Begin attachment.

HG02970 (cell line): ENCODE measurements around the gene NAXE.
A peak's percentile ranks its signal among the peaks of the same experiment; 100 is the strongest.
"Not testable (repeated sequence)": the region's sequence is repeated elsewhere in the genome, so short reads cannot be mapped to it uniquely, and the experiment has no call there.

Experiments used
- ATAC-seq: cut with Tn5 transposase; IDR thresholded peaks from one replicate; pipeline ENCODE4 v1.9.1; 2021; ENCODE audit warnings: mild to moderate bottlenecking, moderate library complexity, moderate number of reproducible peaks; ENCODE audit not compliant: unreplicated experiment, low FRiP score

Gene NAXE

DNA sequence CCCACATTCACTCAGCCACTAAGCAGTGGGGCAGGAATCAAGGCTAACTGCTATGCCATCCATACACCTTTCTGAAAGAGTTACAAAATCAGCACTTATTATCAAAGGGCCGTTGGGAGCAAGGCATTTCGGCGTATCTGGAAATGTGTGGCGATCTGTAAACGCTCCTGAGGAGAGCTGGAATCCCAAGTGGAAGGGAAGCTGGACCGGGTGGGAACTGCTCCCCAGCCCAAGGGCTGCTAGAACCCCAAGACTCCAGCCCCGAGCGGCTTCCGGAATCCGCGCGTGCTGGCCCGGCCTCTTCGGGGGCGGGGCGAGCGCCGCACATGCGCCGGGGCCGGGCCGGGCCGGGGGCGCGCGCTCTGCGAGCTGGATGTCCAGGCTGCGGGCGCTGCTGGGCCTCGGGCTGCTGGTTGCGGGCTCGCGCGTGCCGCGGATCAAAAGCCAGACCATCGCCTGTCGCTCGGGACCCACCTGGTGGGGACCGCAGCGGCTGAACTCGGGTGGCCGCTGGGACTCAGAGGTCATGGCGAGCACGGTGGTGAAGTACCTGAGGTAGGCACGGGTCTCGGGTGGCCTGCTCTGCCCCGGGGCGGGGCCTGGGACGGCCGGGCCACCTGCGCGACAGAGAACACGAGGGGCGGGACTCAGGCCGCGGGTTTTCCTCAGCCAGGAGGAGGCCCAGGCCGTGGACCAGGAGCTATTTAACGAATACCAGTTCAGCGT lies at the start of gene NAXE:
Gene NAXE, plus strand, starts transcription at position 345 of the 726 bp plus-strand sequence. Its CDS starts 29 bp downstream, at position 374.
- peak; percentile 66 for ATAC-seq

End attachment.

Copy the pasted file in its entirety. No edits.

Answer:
HG02970 (cell line): ENCODE measurements around the gene NAXE.
A peak's percentile ranks its signal among the peaks of the same experiment; 100 is the strongest.
"Not testable (repeated sequence)": the region's sequence is repeated elsewhere in the genome, so short reads cannot be mapped to it uniquely, and the experiment has no call there.

Experiments used
- ATAC-seq: cut with Tn5 transposase; IDR thresholded peaks from one replicate; pipeline ENCODE4 v1.9.1; 2021; ENCODE audit warnings: mild to moderate bottlenecking, moderate library complexity, moderate number of reproducible peaks; ENCODE audit not compliant: unreplicated experiment, low FRiP score

Gene NAXE

DNA sequence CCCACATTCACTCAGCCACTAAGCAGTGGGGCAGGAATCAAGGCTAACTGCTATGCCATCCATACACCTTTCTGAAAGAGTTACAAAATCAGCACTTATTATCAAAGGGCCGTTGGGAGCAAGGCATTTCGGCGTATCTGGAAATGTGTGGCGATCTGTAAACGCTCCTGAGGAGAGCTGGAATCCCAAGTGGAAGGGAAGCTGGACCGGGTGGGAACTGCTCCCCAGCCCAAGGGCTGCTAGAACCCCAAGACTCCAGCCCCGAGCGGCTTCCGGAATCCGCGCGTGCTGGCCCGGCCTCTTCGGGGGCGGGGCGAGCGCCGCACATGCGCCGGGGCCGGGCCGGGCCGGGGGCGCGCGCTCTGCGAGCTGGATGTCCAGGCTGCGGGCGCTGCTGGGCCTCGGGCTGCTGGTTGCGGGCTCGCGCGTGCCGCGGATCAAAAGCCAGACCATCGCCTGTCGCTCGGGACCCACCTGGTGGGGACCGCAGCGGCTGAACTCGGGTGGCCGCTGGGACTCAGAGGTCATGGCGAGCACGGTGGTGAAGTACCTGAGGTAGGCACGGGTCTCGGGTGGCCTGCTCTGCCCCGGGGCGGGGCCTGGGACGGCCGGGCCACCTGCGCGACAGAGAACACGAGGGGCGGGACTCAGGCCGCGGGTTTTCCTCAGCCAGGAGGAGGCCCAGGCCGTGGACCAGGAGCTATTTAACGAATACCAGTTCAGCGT lies at the start of gene NAXE:
Gene NAXE, plus strand, starts transcription at position 345 of the 726 bp plus-strand sequence. Its CDS starts 29 bp downstream, at position 374.
- peak; percentile 66 for ATAC-seq